“You can film it from anywhere. You can drive it from anywhere. It’s not trying to limit your game at all,” Morrow says.

DePaul coach Doug Bruno talks to goaltender Darrione Rogers

Bruno is in his 35th season as coach of the Blue Demons.

Positionless basketball leads to a better sense of camaraderie on the court, where no player takes advantage of an opportunity over another – instead, they are equals. This allows for a high sense of sharing, which can come in the form of assists or even rebounds.

“One simple thing he says is every shot is a pass,” Morrow says. “I consider every shot from my teammates or the opponent as a pass for me.”

Bruno and his players believe the rebound has been the differentiator for them this season. The catalyst for that change was Morrow, who made an immediate impact in his freshman year, leading the nation in total rebounds, rebounds per game, offensive rebounds per game, and double-doubles.

“It basically acts in a cleaning role,” says Bruno. “She’s not coming here as the new No. 1 chef. She comes here and cleans the kitchen. So she doesn’t harm or take anything from what other players are doing. She helps them do what they do.

“That offensive rebound factor does a lot because it also frees up the shooter’s psyche,” he adds. “They don’t have to have so much pressure on them. That pressure to make a shot becomes lessened when they know they have someone backing them up to get an offensive rebound.

In his first 25 college games, Morrow averaged 20.1 points and 13.3 rebounds, recording 20 double-doubles on the year and 17 straight. She has won 11 consecutive Big East Weekly Awards, including Freshman of the Week every week but the last.

The combination of three-point shooting, picking up the pace, positionless half-court play and rebounding from one of the best freshmen in the nation has taken DePaul to new offensive heights. this season.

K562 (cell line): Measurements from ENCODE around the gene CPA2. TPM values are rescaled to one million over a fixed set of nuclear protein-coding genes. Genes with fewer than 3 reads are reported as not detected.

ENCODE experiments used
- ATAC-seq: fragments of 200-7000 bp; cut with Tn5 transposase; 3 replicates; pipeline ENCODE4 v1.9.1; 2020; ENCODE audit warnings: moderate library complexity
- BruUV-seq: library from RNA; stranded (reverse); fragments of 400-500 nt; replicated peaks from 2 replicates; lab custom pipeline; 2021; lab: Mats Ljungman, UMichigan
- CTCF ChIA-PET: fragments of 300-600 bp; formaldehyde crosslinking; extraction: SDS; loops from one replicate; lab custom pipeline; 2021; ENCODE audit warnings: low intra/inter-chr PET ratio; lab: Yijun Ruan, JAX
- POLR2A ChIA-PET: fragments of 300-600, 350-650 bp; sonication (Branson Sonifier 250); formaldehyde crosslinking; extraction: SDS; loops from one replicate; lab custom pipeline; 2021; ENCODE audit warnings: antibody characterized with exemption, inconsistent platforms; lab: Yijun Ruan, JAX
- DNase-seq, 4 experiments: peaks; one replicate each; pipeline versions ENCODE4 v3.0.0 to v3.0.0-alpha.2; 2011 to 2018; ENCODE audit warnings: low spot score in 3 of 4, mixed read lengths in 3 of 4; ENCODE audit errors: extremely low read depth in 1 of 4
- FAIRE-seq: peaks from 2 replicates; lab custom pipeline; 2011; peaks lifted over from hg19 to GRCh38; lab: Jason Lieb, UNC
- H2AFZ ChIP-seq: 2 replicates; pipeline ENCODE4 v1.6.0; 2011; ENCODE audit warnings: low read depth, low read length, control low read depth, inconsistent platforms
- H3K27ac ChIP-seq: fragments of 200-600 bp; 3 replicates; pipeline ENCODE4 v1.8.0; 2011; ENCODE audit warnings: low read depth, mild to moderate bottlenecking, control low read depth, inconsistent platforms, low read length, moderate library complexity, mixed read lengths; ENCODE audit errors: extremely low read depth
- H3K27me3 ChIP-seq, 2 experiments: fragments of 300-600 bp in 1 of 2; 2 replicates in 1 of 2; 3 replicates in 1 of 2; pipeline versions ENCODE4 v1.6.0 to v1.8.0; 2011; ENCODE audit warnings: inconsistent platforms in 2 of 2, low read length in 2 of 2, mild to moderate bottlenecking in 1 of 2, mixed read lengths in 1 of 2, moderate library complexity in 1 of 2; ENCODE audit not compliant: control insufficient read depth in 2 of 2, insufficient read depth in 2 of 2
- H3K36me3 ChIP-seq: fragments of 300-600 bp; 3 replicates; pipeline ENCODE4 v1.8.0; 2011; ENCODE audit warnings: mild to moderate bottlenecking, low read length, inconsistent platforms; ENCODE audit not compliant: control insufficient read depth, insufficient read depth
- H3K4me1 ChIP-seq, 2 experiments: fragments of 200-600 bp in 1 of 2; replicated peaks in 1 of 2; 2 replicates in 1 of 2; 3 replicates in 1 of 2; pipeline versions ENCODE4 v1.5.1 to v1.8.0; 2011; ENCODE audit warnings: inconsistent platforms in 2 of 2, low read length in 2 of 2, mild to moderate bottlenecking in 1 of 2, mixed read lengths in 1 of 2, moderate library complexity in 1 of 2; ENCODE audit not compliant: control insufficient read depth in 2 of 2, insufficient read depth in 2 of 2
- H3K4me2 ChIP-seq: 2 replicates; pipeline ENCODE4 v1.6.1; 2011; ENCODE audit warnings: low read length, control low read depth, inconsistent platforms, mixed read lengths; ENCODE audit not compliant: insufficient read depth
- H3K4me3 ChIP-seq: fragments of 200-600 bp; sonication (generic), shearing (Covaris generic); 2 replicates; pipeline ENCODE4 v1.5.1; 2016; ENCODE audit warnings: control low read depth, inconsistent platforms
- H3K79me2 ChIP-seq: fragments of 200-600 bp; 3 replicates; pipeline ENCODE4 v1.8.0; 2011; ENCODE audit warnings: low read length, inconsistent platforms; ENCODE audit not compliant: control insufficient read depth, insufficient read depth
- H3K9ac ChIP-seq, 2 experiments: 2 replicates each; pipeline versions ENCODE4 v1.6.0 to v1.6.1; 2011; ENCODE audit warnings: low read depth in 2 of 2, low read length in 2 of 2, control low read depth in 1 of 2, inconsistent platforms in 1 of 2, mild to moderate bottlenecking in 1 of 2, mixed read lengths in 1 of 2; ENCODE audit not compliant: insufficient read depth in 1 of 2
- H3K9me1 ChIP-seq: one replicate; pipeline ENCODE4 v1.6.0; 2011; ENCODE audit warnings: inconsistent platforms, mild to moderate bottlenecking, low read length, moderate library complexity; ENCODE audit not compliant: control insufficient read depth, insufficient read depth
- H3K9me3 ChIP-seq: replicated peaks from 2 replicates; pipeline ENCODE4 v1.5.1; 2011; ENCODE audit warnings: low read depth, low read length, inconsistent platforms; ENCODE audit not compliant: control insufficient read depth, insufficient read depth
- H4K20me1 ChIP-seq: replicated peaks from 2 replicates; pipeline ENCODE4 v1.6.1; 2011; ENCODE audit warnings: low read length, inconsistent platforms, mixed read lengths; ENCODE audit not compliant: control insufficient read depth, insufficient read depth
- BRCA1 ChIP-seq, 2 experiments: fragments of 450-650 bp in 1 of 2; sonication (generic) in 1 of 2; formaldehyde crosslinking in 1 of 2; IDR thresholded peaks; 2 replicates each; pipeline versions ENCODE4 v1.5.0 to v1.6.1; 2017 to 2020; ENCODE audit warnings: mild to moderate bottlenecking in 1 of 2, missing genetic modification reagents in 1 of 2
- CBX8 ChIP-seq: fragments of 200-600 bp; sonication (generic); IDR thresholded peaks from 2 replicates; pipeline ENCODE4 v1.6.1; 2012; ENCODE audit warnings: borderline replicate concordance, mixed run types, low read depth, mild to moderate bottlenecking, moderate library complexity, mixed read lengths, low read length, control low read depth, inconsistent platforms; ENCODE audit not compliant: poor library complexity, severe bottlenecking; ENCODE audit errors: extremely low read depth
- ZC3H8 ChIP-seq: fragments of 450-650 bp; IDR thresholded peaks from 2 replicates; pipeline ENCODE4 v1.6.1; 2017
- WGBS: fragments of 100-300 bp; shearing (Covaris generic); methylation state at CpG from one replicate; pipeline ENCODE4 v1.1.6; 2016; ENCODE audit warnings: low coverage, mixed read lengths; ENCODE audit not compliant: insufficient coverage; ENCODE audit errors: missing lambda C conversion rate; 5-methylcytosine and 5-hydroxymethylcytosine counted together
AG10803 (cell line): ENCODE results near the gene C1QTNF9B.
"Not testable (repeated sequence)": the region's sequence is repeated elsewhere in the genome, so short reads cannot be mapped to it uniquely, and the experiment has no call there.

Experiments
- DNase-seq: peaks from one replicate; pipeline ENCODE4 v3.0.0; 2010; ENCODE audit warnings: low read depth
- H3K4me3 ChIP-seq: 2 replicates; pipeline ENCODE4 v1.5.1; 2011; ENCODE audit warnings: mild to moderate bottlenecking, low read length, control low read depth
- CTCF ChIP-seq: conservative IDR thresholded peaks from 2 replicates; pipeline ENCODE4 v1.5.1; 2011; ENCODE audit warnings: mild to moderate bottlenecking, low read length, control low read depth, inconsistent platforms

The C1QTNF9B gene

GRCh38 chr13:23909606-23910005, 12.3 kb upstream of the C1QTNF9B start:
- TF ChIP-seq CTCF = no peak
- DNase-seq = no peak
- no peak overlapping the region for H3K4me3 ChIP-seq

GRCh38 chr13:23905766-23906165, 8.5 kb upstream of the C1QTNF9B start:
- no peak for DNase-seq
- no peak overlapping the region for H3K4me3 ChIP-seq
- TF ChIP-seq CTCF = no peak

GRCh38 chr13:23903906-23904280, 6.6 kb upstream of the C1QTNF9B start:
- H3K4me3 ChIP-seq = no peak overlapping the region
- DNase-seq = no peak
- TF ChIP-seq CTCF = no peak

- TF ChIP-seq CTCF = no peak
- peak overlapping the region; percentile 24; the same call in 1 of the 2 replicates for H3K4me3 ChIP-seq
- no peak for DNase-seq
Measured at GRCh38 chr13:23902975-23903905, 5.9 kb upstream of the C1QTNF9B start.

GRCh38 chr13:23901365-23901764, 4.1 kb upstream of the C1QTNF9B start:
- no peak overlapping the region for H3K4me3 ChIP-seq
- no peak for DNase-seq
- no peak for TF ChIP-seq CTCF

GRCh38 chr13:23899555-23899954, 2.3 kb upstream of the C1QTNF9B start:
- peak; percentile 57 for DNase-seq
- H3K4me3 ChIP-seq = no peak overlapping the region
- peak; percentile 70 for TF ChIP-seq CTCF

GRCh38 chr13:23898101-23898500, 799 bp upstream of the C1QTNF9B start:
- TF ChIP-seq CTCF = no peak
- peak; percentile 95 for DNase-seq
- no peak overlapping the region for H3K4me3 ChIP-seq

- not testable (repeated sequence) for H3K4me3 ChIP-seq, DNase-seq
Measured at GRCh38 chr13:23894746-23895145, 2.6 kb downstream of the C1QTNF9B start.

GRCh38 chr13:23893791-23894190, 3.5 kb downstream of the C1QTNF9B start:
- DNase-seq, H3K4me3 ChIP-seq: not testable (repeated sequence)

“The coach always says the attack will work if the players make the attack work,” Morris said. “If they take an option from us, we’ll have another option because that’s how attacking is and we as individual players. We have the skills, talents and abilities to adapt to the defense or what the defense took from us.

The offensive recipe may be fixed, but in defense, DePaul still has room for improvement. The Blue Demons are giving up 75.8 points per game, which ranks them 343rd out of 356 Division I teams.

“We are trying to defend you. We are trying to stop you,” says Bruno. “But because we give the ball back to you more often and because we shoot it quickly ourselves, it’s harder to defend when you play the way we play because you’re in defense more often.”

But the Blue Demons refuse to use their high-speed attack as an excuse to slack off on the other end.

“Since we are a team that averages the most possessions in the country, it is easy for us to take away some possessions [on defense] because we know we will have the ball again,” Held said. “I think the most important thing for us is to just focus on defending every possession. … I think we can be a really strong defensive team if we value it as much as every other aspect of our game.”

With March just weeks away, the NCAA Tournament is approaching – a place Bruno has been to many times before. He and his players know this year’s team has the talent to make a run for it, but to go all the way they’re going to have to let their offense do its job and focus their attention on the other end of the pitch.

“The beauty of the tournament is the drama of how close each game is,” says Bruno. “You better be able to make saves, and you better be able to rebound, and you better be able to run both sides of the basketball to survive.”

Reaching the Final Four still remains one of Bruno’s career goals and improving defense may be key to helping his team get there, but that won’t stop him from continuing to bring the sport attention. that he deserves.

“These women are playing great basketball,” says Bruno. “But it’s hard to get people to watch them play basketball. … Selling tickets to watch women play basketball is important. It’s not a higher priority than winning games or championships, but it’s still a priority.